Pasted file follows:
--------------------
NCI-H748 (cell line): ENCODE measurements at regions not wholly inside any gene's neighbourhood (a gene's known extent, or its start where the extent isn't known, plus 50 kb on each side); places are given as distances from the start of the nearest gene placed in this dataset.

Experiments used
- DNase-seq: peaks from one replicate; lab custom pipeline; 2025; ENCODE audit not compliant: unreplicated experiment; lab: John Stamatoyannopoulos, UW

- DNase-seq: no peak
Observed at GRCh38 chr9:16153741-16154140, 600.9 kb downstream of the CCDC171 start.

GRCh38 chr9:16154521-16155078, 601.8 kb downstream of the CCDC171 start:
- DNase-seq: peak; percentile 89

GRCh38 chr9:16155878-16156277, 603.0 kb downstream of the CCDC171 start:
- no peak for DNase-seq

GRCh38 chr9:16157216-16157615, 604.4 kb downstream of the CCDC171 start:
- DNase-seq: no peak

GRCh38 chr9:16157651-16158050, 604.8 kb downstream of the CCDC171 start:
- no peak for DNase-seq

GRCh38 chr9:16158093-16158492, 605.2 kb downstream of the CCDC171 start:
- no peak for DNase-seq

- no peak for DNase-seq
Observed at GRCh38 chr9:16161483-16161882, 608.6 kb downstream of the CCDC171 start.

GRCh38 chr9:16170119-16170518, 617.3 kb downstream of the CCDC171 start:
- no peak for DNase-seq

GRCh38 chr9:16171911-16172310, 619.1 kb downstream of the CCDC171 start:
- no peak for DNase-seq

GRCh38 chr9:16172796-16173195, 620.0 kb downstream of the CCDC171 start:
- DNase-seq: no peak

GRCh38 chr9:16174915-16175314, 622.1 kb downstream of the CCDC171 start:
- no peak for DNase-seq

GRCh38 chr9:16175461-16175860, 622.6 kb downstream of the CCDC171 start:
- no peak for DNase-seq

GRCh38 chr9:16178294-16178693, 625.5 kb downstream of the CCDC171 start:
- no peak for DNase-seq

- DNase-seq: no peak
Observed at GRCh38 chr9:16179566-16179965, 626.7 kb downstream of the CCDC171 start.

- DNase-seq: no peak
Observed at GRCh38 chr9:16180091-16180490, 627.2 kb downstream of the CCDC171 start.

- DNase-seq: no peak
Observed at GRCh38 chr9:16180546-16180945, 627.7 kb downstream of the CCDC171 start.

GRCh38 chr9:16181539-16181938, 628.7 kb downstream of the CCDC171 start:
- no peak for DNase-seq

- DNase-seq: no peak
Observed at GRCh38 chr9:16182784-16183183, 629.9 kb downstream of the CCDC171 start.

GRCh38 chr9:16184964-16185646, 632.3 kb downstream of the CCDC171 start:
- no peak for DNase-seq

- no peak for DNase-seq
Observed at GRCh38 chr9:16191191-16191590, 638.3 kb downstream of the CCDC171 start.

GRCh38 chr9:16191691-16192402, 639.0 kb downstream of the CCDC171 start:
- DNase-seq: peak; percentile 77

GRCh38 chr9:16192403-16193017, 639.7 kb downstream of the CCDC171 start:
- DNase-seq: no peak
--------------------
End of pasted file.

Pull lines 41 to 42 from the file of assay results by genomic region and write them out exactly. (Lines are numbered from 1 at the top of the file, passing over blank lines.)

- no peak for DNase-seq

- no peak for DNase-seq